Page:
Thoughts on Parker's questions presented
The Supreme Court obviously wanted to be very precise. That likely explains why it skipped announcing last week, they had to work on it, perhaps negotiations between Justices on the precise wording. I suspect the wording is the result of a lot of careful thinking.
The reference to "Second Amendment rights of individuals who are not affiliated
with any state-regulated militia..." is good. Implicit in that is that the old collective right theory (that Second Amendment rights are rights of states only) is off the table. We're down to sophisticated collective rights vs. individual rights. And I might even venture a guess that the Court is showing favor for individual rights here. The sentence presupposes that there are "Second Amendment rights of individuals." There's no "if any" language in there. Read literally, it presupposes that individuals not in such a militia do have second amendment rights... the only question is whether the laws violate those rights. But that may be reading too much into the wording... then again, it was probably the result of some careful thinking, and negotiation.
"with any state-regulated militia" is interesting. It seems to dodge the question of how "well regulated" a militia would have to be if sophisticated collective rights view were taken. That'd be a legal mess -- just how much organization, how many drills a year would you need? The early federal militia acts, and the debates over them, suggest that "well-regulated" didn't require a lot, and the Congress recognized that full-time farmers and tradesmen couldn't spare a lot of time.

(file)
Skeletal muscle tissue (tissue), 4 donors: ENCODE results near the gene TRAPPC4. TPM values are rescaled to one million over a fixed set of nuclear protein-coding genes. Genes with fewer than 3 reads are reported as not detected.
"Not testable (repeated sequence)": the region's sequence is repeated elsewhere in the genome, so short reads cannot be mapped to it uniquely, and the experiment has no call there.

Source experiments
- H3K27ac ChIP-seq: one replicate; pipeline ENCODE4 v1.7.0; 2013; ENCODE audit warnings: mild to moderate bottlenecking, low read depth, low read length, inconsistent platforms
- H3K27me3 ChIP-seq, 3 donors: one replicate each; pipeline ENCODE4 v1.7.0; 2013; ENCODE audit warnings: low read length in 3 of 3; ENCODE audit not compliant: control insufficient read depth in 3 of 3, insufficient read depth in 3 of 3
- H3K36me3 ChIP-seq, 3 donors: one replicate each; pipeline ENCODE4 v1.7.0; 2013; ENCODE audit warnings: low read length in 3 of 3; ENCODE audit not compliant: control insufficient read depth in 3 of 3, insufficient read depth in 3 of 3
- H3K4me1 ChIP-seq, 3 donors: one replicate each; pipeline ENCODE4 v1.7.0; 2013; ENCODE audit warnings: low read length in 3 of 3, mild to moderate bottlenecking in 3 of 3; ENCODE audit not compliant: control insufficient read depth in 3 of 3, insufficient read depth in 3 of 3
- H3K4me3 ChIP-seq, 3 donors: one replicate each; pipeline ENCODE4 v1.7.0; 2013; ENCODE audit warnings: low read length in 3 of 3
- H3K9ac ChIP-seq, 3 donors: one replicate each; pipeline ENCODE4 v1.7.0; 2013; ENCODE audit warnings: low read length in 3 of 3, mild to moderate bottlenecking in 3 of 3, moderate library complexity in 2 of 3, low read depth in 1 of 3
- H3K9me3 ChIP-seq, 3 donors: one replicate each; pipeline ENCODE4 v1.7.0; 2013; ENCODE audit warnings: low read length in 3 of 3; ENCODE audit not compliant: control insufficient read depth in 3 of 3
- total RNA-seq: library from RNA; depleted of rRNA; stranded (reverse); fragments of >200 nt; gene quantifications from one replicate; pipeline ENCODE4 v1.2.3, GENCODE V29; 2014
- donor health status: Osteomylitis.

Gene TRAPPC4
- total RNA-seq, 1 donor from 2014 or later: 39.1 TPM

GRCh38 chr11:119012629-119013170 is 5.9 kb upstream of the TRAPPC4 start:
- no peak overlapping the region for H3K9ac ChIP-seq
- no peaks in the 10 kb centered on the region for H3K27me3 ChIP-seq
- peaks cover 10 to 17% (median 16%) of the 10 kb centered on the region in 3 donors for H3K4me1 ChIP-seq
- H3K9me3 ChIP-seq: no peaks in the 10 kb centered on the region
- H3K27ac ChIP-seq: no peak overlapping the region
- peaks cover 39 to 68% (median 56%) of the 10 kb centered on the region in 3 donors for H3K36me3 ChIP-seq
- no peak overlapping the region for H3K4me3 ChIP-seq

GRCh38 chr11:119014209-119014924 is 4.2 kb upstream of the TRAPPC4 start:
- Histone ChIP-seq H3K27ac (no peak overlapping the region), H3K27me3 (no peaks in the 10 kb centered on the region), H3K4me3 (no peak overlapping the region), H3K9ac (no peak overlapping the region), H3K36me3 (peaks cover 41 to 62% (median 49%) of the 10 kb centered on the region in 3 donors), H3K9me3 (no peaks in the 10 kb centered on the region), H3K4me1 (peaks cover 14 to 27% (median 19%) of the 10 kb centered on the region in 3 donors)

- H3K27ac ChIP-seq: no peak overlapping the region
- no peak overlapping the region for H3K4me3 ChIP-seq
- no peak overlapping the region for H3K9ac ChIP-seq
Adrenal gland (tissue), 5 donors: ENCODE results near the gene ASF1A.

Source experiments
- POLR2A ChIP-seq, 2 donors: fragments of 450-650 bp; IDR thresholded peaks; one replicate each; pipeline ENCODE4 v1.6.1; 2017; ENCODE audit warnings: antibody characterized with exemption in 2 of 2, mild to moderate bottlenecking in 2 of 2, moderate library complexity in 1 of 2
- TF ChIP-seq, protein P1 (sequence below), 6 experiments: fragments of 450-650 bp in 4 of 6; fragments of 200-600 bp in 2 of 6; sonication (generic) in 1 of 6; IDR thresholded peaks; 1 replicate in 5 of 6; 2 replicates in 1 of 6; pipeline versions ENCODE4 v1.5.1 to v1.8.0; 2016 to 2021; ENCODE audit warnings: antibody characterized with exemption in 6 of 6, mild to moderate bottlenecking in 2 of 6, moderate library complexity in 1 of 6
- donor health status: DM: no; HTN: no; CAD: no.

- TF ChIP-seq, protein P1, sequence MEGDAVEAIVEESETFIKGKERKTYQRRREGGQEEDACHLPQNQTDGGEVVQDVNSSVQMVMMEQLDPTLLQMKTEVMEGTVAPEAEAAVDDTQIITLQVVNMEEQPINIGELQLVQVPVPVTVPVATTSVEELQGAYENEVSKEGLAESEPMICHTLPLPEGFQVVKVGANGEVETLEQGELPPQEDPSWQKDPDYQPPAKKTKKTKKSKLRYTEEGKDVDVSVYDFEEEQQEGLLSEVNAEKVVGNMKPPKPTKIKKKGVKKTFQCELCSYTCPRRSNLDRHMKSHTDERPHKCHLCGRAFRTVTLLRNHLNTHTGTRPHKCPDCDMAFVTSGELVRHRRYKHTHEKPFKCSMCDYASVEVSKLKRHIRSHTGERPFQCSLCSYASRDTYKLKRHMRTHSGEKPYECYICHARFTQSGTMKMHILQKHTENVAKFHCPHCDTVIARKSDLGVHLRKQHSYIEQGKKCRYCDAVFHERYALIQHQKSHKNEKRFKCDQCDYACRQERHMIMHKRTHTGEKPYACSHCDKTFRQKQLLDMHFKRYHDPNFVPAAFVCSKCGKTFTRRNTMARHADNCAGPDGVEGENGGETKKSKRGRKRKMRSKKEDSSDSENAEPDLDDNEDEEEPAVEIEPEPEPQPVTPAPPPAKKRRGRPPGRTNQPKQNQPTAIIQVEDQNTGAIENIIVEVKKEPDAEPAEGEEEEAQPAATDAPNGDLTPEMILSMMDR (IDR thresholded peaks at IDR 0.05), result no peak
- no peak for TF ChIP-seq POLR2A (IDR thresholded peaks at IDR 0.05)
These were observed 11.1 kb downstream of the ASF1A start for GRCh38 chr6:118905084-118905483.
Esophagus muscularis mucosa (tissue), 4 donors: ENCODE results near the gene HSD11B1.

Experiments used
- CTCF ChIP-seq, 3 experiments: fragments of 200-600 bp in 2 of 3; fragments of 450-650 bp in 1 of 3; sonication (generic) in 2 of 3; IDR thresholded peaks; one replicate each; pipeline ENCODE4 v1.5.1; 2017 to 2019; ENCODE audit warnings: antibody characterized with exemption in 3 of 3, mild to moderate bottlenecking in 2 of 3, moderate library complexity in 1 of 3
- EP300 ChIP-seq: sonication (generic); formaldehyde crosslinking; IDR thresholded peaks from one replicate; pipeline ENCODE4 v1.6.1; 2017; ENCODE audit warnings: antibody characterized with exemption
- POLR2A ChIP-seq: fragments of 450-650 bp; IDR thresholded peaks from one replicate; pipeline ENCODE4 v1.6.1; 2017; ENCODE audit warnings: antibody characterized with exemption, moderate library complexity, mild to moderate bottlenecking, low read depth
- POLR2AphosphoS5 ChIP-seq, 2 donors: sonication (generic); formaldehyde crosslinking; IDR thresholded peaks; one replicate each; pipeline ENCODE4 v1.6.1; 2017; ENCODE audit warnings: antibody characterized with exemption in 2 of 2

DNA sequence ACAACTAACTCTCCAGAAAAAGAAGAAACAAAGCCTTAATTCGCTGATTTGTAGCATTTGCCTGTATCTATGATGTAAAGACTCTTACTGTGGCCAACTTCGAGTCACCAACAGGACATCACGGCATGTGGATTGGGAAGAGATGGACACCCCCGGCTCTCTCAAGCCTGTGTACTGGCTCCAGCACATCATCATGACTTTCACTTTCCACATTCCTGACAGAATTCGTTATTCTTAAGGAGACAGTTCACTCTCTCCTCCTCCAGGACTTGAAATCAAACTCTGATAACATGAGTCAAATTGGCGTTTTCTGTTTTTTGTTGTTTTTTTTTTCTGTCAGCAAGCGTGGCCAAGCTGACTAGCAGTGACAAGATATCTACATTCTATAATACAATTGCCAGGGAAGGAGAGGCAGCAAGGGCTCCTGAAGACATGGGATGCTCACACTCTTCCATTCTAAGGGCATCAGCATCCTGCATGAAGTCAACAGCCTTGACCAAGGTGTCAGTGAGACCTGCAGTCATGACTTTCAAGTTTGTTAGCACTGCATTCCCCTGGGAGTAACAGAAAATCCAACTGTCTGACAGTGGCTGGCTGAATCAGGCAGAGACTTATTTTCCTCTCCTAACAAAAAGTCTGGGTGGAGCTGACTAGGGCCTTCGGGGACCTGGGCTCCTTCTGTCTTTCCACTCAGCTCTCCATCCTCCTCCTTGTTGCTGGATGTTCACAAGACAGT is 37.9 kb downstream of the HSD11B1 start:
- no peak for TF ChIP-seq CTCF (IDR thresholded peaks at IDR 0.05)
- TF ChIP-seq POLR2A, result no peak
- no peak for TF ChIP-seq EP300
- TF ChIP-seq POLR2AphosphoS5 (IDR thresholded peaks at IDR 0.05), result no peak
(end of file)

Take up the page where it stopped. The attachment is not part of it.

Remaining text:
Inclusion of the functional firearm ban -- again, good. Perhaps even a slap at DC's petition, which had insisted that that question was not in line, and then rather dishonestly defended the handgun ban by saying residents were still allowed to defend themselves with rifles and shotguns.
Inclusion of its carrying permit issue -- that'd give me a bit of heartburn, but the Court made it clear the issue centers on "keep[ing] handguns and other firearms for private use in their homes..." That narrows it: it's only on whether the carrying restrictions, as applied to "carrying" in your own home, are constitutional.
Still gives a bit of worry, to the extent that the Court *might* thereby say something about carry permits generally. Then again, even were it to say something approving here, we'd still be far better off than we are now, when the only barrier to open carry permits is legislative: I can't recall any court striking one down, so if your state doesn't have such, it's because the voters won't let it be.
Overall, I'd say the rewording is a good sign.
By the way, on timing:
Petitioner's brief, that of DC, is due 45 days from the grant, or January 4 by my count.
Parker side's brief is due 30 days after that, or about February 3.
DC has 30 days to reply, or around March 5.
The Court is now booking arguments for March, so I'd guess an argument in late March.
UPDATE: No, it's not usual for the Court to write the questions presented on its own. Questions presented are right at the front of the petition and response, so that the Court can quickly see just what the issue is. Usually a cert. grant is simply cert. granted. Occasionally, where several questions are presented, you may see cert. granted as to this question but not as to the others. But a complete rewrite is in my research quite unusual. I haven't researched enough to know whether it's extremely rare or just quite unusual, but it's one or the other.